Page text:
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Ask Adam: Winning the Home in a Competitive Situation

This periodic sponsored Q&A column is written by Adam Gallegos of Arlington-based real estate firm Arbour Realty. Please submit follow-up questions in the comments section or via email.

Question: Are you seeing competition for homes in Arlington? If so, what is the best way to win?

I am seeing more competition for homes in Arlington than I expected to see this year. Unless housing supply begins to catch up with demand for certain types of homes in Arlington, this trend is likely to continue.

The most obvious variable in a purchase contract is price, but nobody wants to pay more than they need to. It would be nice if we knew exactly what others have offered, but the listing agent is not allowed to share this information unless he or she has written consent from the seller to do so. Most sellers don’t feel the need to share this information so you are usually going to be in the dark about the amount of other offers.

You can, however, include an escalation clause with your contract. An escalation clause allows you to start with a certain price while allowing your offer price to escalate in predetermined increments until it gets to a maximum or beats the other offers. For example, you could write your offer for $500,000 with an escalation to $510,000 in $1,000 increments. If the other highest offer is $505,000 your offer would escalate to $506,000. That does not mean you automatically win the contract. In fact, I have seen plenty of situation where the person offering $505,000 (in this example) wins the contract.

You have to keep in mind that there are many other criteria being considered in an offer beyond price. Below are seven items you can use to strengthen an offer for little or no cost. You may also want to consider these seven items to strengthen your negotiation position even if you are the only one writing an offer on the home you want.

1) Earnest Money Deposit (EMD)

In Arlington, we are usually able to get away with an EMD equal to about 1% of the purchase price. Sellers prefer to see more because it makes them feel as though you are more committed to the purchase. Assuming you fulfill your obligations under the contract, this money is credited back to you at settlement. Therefore, why not increase the EMD amount to strengthen your offer? Talk to your Realtor about a percentage that makes sense for your situation.

2) Appraisal Contingency

Most contracts request 21 days or more for the appraisal contingency. The regional contract even suggests that 21 days is typical. Sellers prefer for this contingency to be as short as possible so they know the outcome sooner than later. Let me share a secret, most lenders can get an appraisal completed in 3 days if they need to. I guarantee you that mine can. Why not shorten the contingency period? Talk to your Realtor and lender to decide on a number of days that they can live up to.

3) Financial Contingency

Like the appraisal contingency, most contracts request 21 days or more for the financial contingency. Again, the sellers prefer for the contingency period to be as short as possible. By working with your lender to get them everything they need prior to writing an offer, they can speed up the approval of your loan. This will allow you to shorten the financial contingency period and strengthen your offer.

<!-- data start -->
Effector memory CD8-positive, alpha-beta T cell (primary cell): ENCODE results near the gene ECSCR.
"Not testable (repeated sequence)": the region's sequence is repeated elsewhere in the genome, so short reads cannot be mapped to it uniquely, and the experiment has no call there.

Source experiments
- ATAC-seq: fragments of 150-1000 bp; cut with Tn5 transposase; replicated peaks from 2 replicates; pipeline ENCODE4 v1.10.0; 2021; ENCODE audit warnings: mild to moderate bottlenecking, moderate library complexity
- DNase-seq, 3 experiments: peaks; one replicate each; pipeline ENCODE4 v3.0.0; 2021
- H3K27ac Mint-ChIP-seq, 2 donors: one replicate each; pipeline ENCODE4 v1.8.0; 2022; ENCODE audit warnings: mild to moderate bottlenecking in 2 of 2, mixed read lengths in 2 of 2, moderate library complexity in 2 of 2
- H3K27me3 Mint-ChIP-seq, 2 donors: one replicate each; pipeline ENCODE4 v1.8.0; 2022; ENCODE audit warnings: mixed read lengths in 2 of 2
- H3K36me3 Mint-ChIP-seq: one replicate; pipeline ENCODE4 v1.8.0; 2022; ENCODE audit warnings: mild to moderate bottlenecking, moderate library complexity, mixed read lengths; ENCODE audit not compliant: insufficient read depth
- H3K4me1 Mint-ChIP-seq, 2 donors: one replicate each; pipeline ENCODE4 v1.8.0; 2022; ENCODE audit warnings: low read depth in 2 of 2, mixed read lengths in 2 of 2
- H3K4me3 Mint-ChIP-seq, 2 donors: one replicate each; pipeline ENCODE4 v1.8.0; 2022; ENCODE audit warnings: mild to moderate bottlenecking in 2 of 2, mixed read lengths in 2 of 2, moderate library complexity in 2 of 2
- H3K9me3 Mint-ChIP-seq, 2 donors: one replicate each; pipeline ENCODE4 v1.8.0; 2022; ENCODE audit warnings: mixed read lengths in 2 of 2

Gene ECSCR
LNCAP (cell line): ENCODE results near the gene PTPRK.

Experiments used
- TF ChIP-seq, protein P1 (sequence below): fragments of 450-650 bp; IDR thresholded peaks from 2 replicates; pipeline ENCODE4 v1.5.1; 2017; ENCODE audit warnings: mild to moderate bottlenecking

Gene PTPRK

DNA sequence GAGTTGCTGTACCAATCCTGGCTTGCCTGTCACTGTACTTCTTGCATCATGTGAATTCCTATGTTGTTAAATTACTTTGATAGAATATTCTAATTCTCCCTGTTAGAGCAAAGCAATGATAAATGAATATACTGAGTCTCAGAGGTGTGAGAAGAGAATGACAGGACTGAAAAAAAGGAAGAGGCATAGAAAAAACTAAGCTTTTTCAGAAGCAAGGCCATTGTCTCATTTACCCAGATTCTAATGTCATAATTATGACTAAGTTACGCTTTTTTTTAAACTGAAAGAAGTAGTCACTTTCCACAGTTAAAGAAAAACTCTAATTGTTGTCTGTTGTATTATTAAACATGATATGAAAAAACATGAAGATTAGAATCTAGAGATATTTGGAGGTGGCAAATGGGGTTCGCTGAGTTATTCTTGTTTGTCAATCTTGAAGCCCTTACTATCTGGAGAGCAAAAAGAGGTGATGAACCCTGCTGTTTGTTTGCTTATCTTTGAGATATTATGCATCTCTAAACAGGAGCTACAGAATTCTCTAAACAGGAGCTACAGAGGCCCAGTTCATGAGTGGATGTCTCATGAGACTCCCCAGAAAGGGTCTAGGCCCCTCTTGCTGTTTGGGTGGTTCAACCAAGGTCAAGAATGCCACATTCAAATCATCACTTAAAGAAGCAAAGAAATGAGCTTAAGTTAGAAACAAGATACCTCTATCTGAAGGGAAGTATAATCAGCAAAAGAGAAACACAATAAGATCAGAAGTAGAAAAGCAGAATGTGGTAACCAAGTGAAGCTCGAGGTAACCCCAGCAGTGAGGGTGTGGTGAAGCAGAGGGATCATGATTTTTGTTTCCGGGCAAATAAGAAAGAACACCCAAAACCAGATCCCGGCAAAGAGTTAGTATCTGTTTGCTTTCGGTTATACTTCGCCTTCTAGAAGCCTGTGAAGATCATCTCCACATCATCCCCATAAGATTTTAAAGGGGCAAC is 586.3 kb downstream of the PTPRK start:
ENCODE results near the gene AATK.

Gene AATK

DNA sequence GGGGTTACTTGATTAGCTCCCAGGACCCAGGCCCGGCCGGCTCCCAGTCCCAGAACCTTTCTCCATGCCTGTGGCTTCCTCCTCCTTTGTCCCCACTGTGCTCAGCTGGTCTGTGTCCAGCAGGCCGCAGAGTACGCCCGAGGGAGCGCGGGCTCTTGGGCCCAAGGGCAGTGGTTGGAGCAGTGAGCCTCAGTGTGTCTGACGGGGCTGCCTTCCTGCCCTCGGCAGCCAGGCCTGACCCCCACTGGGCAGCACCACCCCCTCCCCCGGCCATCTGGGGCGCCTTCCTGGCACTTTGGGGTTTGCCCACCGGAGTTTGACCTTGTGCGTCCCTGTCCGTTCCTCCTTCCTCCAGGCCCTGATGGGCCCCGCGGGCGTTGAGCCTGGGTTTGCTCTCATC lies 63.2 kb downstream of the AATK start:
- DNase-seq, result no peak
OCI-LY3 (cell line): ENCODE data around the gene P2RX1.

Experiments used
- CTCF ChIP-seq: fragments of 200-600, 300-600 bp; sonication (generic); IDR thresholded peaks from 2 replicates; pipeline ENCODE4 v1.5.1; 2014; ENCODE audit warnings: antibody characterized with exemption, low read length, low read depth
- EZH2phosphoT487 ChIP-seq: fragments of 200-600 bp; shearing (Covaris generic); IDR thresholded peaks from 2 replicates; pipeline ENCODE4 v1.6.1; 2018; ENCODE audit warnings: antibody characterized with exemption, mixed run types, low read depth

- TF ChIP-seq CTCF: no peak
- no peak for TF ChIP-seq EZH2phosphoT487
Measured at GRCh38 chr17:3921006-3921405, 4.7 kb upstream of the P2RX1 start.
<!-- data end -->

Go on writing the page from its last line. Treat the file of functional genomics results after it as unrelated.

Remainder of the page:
4) Home Inspection Contingency

Most contracts request 7-10 days for the home inspection contingency, regardless of when they plan to do the home inspection. If you are writing an offer on Wednesday and plan to do your home inspection on Saturday, do you really need to ask for 7-10 days? The faster you can commit to removing these contingencies, the stronger your offer will be in the eyes of the seller.

5) Termite Inspection

By default, most agents require that the seller order and pay for the termite inspection in the contract. A seller looks at this and sees dollar signs coming out of his or her pocket. This can be one more thing that weakens the contract or one more way to strengthen it. We have relationships with local pest inspectors that allow us to have a termite inspection completed for less than $35. If you don’t mind absorbing the $35, then maybe it makes sense to cover the termite inspection instead of asking the seller to do so.

6) Closing Date

The time between ratified contract and settlement is typically 30 days. Many Realtors default to this time frame when preparing an offer, but some sellers prefer a shorter or longer settlement period. Your Realtor should be learning as much as possible about the seller of any home you are thinking about making an offer on and together you can decide whether it is a good idea to try and accommodate the sellers preferred closing date. By providing your lender with all the information he or she requires, prior to writing an offer, you will be in a better position to close in less than 30 days if you need to.

7) Lender Pre-Approval

The more complete your loan application and supporting materials, the stronger your pre-approval will be. Compare the difference between a home buyer who has just given the loan officer a few details over the phone to the home buyer who has completed a full application and provided the loan officer with all the supporting documentation. The first is very flimsy, while the second buyer is ready to be funded as long as the home meets the bank’s qualifications.

In the right situation, you may also want to consider a heartfelt letter to the seller. You may even want to include a photo of the adorable children that you plan to raise in this home. In order for this strategy to be effective, it has to be the right buyers and the right sellers, so use it cautiously.

The views and opinions expressed in the column are those of the author and do not necessarily reflect the views of

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